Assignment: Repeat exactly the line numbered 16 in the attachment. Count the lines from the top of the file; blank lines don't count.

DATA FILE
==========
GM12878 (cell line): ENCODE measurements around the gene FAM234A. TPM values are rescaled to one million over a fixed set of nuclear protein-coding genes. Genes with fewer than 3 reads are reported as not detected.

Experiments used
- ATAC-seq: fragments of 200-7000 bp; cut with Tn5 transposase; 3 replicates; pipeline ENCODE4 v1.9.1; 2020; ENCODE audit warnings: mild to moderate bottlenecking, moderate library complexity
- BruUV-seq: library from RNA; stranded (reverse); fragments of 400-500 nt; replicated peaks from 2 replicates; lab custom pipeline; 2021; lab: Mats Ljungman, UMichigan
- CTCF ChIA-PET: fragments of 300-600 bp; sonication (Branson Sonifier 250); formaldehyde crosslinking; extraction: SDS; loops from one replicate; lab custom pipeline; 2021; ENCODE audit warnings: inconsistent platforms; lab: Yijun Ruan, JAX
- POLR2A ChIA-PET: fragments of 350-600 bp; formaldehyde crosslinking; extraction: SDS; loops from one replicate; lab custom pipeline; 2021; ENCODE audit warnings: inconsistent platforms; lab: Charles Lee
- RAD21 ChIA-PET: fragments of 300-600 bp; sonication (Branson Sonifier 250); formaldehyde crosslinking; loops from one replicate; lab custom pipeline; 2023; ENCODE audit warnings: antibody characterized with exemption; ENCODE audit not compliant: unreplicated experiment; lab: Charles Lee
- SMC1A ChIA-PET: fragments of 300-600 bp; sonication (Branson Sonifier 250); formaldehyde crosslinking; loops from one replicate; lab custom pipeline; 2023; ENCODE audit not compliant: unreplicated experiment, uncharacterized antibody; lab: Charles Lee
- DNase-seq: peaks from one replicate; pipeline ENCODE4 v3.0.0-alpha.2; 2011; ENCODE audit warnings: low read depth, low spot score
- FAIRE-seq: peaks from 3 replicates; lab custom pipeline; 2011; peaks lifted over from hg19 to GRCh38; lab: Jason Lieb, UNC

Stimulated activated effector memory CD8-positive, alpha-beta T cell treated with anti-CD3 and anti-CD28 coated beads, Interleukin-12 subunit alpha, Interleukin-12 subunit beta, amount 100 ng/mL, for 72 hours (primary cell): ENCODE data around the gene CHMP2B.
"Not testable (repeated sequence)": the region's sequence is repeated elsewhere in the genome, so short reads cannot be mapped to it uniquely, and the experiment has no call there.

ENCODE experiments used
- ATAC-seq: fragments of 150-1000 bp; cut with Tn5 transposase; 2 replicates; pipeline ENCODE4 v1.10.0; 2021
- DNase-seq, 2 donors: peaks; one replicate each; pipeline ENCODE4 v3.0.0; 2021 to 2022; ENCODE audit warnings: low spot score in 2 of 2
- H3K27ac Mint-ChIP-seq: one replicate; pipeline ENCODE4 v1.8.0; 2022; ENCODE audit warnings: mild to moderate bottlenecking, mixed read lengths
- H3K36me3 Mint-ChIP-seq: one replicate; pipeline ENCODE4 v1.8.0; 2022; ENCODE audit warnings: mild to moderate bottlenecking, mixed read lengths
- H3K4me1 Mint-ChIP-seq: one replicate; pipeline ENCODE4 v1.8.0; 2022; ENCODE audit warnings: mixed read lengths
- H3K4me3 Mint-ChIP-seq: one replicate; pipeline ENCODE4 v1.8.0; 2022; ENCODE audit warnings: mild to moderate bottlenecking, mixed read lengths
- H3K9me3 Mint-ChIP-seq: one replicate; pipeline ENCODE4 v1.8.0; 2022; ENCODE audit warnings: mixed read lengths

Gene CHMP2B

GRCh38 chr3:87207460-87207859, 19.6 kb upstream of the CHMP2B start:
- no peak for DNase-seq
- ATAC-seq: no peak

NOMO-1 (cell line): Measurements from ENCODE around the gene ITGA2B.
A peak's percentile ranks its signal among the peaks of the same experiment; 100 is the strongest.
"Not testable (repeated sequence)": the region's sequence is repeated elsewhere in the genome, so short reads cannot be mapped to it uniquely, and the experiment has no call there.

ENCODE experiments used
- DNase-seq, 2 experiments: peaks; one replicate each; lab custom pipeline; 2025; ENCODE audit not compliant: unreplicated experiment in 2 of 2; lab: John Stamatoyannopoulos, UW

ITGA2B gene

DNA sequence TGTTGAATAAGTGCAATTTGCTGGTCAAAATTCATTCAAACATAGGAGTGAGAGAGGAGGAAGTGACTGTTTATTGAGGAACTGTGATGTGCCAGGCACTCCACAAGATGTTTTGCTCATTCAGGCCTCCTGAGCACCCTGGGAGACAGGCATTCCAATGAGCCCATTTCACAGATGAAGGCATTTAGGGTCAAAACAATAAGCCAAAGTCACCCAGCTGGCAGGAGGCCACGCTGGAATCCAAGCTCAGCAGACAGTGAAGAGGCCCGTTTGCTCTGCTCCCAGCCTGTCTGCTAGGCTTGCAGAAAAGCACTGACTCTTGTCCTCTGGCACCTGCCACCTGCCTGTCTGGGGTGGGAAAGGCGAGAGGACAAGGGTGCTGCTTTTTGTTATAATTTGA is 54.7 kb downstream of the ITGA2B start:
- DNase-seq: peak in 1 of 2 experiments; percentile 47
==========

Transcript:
- H3K27ac Mint-ChIP-seq: one replicate; pipeline ENCODE4 v1.8.0; 2022; ENCODE audit warnings: mild to moderate bottlenecking, mixed read lengths